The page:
NASA sees one of Cyclone Laila's thunderstorms almost 11 miles high

May 21st, 2010 in Earth / Earth Sciences
This 3-D image of Cyclone Laila was made using data from TRMM's Precipitation Radar. It shows that the powerful thunderstorms northwest of tropical cyclone Laila shot up to heights above 17.5 kilometers (~57,415 feet/10.8 miles). Credit: NASA/SSAI, Hal Pierce


This 3-D image of Cyclone Laila was made using data from TRMM's Precipitation Radar. It shows that the powerful thunderstorms northwest of tropical cyclone Laila shot up to heights above 17.5 kilometers (~57,415 feet/10.8 miles). Credit: NASA/SSAI, Hal Pierce

A NASA 3-D look inside Cyclone Laila as it made landfall yesterday revealed a towering thunderstorm reaching almost 11 miles high! NASA's Tropical Rainfall Measuring Mission (TRMM) satellite has been capturing images of Cyclone Laila since it was born in the Northern Indian Ocean as tropical depression 1A earlier this week.

Scientists at NASA can use TRMM data to provide meteorologists a 3-D look at the storm's cloud heights and rainfall, which are extremely helpful in forecasting.

"One of the interesting capabilities of the TRMM satellite is its ability to see through clouds with its (PR) and reveal the 3-D structure within storms such as Cyclone Laila," said Hal Pierce, on the TRMM mission team in the Mesoscale Atmospheric Processes Branch at NASA's Goddard Space Flight Center, Greenbelt, Md.

Pierce created a 3-D image of Laila. He used data captured on May 20 when TRMM also got a "top down" view of the storm's rainfall, and created a 3-D image that shows thunderstorm tops reaching to almost 17.5 kilometers (10.8 miles) high in the eastern side of the storm!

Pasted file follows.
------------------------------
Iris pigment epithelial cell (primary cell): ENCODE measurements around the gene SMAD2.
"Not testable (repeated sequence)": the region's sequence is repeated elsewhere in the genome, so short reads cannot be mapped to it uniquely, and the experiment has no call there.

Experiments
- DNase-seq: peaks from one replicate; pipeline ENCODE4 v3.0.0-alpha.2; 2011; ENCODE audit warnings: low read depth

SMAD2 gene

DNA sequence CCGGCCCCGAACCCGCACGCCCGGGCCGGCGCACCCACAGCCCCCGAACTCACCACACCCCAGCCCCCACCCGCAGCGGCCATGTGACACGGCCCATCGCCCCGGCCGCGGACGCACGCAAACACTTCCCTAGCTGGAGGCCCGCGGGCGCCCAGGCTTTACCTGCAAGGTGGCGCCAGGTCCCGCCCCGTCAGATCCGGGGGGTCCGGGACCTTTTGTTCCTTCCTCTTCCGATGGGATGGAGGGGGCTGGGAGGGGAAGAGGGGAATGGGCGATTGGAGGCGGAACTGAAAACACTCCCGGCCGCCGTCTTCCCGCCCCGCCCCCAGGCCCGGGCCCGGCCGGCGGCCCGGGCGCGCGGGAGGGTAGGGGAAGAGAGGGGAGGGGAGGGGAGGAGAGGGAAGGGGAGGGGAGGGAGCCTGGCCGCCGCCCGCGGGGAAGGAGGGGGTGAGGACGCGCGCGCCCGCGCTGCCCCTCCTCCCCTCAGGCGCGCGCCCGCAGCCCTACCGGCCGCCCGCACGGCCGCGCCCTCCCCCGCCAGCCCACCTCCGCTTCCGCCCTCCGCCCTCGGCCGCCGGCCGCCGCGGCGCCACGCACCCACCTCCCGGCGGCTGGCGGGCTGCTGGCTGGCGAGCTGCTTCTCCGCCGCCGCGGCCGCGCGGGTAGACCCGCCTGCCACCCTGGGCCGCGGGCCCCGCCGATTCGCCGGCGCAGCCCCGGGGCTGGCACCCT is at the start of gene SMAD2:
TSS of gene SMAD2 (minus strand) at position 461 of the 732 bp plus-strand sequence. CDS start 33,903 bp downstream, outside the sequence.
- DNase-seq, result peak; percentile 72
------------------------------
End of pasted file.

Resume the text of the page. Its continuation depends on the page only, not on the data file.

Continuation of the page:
Laila brought nine-foot high waves and very heavy rains before it made landfall near the town of Bapatla which lies on the southeast coast of India. The Associated Press reports that 23 deaths have been attributed to the storm. Meanwhile, state officials reported widespread damage, downed trees, power outages, and flooding.

On May 21 at 1200 UTC (8 a.m. EDT), Laila had weakened into a depression as a result of tracking over the rugged terrain of southeastern India. At 8 a.m. EDT Laila's had waned to near 38 mph. It was located about 115 nautical miles west-southwest of Visakhapatnam, India and headed in that direction. It was moving north-northeast near 6 mph (5 knots). Widespread heavy rain and gusty winds can be expected from Andhra Pradesh today, and to areas northeast through the weekend as Laila tracks in that direction. For the most recent updates on Laila, go to the India Meteorological Department web site at: www.imd.gov.in/.

Laila is now a depression and is forecast to track in a northeasterly direction over the weekend, bringing moderate to heavy rains to the northeastern coast of India, as it heads to Bangladesh. The Joint Typhoon Warning Center expects Laila's remnants to emerge over the northern Bay of Bengal, intensify slightly and then dissipate before reaching southeastern Bangladesh. Forecasters will be keeping a close eye on the storm over the weekend.

Provided by NASA's Goddard Space Flight Center

"NASA sees one of Cyclone Laila's thunderstorms almost 11 miles high." May 21st, 2010. http://phys.org/news193678992.html